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Migration

Returning Red-winged Blackbirds Announce the Arrival of Spring

3-10-15  red-winged blackbird IMG_3155Regardless of the deep snow that remains on the ground and the frigid temperatures we’ve had recently, spring has announced itself with the arrival of red-winged blackbirds this week. Most redwings that breed in New England migrate approximately 500 miles further south to spend the winter. In the spring, males begin migrating first, flying north in flocks during the day to their breeding grounds. (In the fall, females depart first.) While they eat primarily insects during the breeding season, redwings subsist mainly on seeds and grain this early in the season. Before you know it, females will return, and up to fifteen of them will be nesting on the territory of each male (though he doesn’t sire all of the nestlings).

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Common Mergansers Migrating

11-14-14  common mergansers 120Common Mergansers are hardy, fish-eating, cavity-nesting ducks that can be found in New England year round, as they winter as far north as open water allows. However, the birds we see in the winter on large bodies of water most likely are not the same birds that breed here. All North American populations of Common Mergansers migrate, generally short to intermediate distances. Populations near the coast move only short distances, while more interior birds migrate farther. Heavier birds and adult males seem to tolerate colder winter temperatures and remain farther north than immature birds. They can often be seen on large lakes and rivers, as well as the coast, where they form small groups that may gather into large numbers at favored sites.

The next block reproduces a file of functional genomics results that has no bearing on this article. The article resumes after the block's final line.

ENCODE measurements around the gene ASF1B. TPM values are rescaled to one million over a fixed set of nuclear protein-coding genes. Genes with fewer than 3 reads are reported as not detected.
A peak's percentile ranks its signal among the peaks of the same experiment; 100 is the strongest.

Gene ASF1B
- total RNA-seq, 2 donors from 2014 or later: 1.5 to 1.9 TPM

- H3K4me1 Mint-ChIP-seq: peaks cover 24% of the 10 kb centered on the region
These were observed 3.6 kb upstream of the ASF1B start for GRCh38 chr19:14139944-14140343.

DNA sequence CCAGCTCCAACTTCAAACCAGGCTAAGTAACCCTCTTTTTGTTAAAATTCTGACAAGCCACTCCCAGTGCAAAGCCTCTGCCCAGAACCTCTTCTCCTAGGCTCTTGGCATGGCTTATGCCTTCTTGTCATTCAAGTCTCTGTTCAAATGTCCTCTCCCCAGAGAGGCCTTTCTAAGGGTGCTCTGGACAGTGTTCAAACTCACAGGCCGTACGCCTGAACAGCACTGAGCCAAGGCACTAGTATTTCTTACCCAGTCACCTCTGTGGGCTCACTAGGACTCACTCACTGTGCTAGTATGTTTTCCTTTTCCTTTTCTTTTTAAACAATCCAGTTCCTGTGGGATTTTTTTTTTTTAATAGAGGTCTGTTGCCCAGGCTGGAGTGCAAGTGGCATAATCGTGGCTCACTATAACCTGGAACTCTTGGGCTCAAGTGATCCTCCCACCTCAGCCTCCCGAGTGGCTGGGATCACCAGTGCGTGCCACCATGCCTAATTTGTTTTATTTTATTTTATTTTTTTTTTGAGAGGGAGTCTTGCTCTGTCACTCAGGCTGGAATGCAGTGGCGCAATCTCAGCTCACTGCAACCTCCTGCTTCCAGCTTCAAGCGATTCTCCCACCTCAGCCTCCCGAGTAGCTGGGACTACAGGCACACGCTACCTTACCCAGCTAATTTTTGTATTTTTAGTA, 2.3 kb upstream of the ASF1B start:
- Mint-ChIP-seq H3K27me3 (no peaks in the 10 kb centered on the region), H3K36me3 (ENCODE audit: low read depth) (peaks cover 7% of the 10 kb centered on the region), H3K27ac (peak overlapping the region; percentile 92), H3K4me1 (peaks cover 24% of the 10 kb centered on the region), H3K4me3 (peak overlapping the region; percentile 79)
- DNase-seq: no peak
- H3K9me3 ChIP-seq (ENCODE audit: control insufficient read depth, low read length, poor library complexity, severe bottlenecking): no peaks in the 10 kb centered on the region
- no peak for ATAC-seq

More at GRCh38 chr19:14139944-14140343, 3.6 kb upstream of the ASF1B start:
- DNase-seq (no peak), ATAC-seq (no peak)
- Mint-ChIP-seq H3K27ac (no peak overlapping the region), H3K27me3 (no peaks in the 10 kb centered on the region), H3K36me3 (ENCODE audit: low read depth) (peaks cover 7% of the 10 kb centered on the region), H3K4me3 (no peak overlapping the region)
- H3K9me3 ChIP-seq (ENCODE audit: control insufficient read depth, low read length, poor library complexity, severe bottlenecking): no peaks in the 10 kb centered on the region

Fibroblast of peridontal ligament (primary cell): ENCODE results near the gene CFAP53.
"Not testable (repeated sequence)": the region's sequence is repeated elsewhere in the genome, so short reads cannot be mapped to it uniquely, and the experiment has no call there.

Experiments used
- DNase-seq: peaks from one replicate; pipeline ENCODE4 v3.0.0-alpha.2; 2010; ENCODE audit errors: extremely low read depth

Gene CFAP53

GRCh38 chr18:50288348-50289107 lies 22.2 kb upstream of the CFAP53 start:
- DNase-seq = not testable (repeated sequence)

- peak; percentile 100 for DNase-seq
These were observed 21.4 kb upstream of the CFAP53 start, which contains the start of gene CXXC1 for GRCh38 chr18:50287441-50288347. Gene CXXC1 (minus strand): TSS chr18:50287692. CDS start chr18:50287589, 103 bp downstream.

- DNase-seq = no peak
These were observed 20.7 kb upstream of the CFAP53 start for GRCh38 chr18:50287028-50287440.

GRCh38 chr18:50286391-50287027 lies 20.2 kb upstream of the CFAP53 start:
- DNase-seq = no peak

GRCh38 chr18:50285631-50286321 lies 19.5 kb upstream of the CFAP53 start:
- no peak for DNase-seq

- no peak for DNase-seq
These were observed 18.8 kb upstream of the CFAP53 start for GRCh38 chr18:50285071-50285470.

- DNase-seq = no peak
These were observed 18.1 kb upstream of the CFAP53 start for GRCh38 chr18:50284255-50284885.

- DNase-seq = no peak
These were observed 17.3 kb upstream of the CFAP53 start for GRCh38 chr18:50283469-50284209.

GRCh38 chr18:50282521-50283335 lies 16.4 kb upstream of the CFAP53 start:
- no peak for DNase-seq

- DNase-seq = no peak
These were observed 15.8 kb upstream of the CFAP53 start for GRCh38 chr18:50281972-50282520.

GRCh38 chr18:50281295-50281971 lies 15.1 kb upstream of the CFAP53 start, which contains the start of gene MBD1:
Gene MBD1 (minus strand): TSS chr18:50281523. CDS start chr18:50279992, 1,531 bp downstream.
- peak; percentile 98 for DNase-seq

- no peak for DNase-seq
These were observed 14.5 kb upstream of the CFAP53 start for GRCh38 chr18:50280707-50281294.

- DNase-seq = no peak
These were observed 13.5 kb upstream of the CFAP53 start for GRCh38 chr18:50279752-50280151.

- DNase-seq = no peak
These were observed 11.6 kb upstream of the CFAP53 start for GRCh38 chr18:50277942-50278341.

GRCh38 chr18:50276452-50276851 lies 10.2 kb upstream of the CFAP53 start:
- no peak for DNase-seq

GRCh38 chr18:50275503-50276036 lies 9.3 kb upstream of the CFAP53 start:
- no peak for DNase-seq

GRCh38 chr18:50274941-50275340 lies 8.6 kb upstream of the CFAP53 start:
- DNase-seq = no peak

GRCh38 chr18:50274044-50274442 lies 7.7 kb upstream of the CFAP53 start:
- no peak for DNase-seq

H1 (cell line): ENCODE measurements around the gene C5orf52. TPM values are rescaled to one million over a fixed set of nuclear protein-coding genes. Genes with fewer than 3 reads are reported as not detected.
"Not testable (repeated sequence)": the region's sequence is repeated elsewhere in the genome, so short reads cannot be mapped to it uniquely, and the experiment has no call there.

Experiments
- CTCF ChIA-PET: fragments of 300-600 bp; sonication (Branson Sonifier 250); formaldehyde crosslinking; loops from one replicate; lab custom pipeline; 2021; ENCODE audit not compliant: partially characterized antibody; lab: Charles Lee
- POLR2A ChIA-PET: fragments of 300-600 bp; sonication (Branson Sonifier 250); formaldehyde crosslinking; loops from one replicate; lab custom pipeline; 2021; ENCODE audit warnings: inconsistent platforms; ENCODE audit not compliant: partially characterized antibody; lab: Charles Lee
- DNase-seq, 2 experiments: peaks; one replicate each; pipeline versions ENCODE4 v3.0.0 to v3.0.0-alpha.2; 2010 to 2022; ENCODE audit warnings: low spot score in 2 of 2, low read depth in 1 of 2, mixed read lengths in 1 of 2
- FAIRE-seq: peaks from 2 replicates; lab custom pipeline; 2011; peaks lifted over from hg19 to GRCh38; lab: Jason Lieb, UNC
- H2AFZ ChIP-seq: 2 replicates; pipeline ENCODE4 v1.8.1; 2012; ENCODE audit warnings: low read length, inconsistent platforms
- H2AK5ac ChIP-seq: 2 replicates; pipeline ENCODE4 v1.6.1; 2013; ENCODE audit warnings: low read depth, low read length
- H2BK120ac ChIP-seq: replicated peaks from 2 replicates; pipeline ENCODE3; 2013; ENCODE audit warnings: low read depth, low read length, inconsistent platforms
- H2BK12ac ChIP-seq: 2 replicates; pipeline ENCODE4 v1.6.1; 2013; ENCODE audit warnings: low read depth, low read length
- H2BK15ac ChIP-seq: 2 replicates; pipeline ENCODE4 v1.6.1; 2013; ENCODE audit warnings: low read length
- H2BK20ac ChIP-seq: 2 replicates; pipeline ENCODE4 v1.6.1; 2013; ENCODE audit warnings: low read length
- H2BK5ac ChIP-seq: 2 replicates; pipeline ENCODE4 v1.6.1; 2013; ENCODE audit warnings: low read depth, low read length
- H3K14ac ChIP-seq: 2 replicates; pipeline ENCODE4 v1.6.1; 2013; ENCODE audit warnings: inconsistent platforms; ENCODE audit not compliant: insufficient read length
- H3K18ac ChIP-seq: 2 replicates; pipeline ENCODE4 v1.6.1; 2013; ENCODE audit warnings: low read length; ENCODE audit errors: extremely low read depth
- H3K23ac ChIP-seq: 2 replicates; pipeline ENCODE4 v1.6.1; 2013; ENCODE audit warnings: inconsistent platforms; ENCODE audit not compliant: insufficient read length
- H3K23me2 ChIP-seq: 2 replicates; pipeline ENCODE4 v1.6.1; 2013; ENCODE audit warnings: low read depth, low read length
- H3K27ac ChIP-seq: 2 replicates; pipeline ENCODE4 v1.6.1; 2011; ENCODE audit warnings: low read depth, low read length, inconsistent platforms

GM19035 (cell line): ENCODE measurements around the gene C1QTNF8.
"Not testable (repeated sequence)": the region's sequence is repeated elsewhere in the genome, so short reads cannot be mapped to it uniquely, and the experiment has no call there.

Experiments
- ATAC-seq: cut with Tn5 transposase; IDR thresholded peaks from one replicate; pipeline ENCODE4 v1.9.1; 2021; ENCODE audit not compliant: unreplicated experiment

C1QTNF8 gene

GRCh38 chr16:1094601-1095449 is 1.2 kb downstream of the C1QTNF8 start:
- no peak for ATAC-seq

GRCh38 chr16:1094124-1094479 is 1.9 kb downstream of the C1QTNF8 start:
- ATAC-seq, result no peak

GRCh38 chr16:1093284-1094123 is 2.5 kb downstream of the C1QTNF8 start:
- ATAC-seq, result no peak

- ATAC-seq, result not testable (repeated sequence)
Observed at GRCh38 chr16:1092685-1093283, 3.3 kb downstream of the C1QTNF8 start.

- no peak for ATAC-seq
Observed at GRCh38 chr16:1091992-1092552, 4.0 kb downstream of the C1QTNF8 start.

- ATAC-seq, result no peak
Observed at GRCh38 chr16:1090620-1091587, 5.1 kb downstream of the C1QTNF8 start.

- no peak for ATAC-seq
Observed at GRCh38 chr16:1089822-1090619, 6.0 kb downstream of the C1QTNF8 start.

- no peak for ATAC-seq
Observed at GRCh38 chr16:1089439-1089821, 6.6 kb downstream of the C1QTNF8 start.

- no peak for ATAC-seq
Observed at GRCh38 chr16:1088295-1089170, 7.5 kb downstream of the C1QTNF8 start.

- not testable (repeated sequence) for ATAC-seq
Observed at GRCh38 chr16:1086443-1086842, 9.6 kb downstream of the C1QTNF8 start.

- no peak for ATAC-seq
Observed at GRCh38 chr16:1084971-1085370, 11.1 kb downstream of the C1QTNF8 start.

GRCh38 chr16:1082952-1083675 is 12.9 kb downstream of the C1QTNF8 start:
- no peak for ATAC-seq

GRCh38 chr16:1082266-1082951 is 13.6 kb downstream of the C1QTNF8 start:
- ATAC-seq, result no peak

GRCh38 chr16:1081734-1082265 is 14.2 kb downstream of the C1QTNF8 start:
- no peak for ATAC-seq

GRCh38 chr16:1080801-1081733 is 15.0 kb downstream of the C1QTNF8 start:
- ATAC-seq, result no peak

Migrating Common Mergansers tend to leave late in the fall (this week marks the peak of their fall migration), making them often the last waterfowl migrants to head south. Common Mergansers typically migrate over land at night, and along seacoasts or major river systems by day. In the spring, adult males return north first as soon as open water is available, followed by females a few weeks later. (Photo: 2 juvenile Common Mergansers) Thanks to canoe-steadying Sadie Richards for making it possible for me to take this photograph.

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Gray Catbird Stragglers Passing Through

10-30-14 gray catbird 109Gray catbirds begin their nocturnal migration to wintering grounds in late August and early September. The last of the stragglers are now passing through northern New England. Catbirds winter from the southern New England coast south to Panama, with concentrations on the U.S. Gulf coast and the Yucatan Peninsula. Those individuals that winter in the Yucatan Peninsula and Central America cross the Gulf of Mexico, and in order to do so they put on so much fat (during fall migration their mass may increase to 150% of lean body mass) that it approaches the upper limit of what flight allows.